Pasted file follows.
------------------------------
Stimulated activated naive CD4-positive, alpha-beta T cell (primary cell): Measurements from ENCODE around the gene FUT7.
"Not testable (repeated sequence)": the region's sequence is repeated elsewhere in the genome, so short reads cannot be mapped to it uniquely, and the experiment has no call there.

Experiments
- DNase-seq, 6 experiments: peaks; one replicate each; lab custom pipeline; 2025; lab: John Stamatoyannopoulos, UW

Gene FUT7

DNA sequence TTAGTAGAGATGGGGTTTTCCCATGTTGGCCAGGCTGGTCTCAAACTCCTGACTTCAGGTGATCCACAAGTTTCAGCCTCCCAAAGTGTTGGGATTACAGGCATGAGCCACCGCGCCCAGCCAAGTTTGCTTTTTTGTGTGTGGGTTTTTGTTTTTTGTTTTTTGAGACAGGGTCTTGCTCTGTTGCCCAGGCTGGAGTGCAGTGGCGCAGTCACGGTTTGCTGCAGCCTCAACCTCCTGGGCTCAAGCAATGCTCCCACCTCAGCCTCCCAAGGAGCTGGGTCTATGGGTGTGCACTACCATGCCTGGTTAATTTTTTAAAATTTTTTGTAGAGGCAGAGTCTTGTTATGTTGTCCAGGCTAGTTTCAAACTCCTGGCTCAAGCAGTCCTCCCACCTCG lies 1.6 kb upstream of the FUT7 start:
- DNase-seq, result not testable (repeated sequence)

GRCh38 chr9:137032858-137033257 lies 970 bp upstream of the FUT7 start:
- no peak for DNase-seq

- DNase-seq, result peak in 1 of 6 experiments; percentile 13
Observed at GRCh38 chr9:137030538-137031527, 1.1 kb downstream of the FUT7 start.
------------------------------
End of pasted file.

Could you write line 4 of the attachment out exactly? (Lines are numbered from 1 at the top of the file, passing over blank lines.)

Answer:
- DNase-seq, 6 experiments: peaks; one replicate each; lab custom pipeline; 2025; lab: John Stamatoyannopoulos, UW